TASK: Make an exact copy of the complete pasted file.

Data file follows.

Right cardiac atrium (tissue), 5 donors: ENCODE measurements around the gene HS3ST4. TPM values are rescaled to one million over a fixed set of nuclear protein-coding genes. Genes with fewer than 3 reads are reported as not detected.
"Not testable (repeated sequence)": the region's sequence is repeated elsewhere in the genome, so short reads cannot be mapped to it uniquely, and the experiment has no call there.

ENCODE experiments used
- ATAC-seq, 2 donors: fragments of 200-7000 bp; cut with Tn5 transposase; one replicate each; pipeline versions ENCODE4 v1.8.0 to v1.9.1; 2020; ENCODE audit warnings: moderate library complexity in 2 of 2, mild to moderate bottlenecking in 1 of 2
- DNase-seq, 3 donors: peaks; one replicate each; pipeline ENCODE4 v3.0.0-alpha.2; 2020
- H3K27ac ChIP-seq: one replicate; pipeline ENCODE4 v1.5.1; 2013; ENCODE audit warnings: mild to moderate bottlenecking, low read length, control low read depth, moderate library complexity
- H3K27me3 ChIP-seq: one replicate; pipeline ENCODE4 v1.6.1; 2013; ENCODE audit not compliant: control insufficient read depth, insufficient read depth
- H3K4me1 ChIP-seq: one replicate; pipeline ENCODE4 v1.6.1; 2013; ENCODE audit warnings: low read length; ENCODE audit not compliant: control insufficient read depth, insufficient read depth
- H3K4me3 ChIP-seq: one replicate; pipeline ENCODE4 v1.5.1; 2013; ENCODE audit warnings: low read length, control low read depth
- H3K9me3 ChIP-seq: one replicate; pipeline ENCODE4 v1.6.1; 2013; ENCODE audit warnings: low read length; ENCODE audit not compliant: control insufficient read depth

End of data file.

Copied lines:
Right cardiac atrium (tissue), 5 donors: ENCODE measurements around the gene HS3ST4. TPM values are rescaled to one million over a fixed set of nuclear protein-coding genes. Genes with fewer than 3 reads are reported as not detected.
"Not testable (repeated sequence)": the region's sequence is repeated elsewhere in the genome, so short reads cannot be mapped to it uniquely, and the experiment has no call there.

ENCODE experiments used
- ATAC-seq, 2 donors: fragments of 200-7000 bp; cut with Tn5 transposase; one replicate each; pipeline versions ENCODE4 v1.8.0 to v1.9.1; 2020; ENCODE audit warnings: moderate library complexity in 2 of 2, mild to moderate bottlenecking in 1 of 2
- DNase-seq, 3 donors: peaks; one replicate each; pipeline ENCODE4 v3.0.0-alpha.2; 2020
- H3K27ac ChIP-seq: one replicate; pipeline ENCODE4 v1.5.1; 2013; ENCODE audit warnings: mild to moderate bottlenecking, low read length, control low read depth, moderate library complexity
- H3K27me3 ChIP-seq: one replicate; pipeline ENCODE4 v1.6.1; 2013; ENCODE audit not compliant: control insufficient read depth, insufficient read depth
- H3K4me1 ChIP-seq: one replicate; pipeline ENCODE4 v1.6.1; 2013; ENCODE audit warnings: low read length; ENCODE audit not compliant: control insufficient read depth, insufficient read depth
- H3K4me3 ChIP-seq: one replicate; pipeline ENCODE4 v1.5.1; 2013; ENCODE audit warnings: low read length, control low read depth
- H3K9me3 ChIP-seq: one replicate; pipeline ENCODE4 v1.6.1; 2013; ENCODE audit warnings: low read length; ENCODE audit not compliant: control insufficient read depth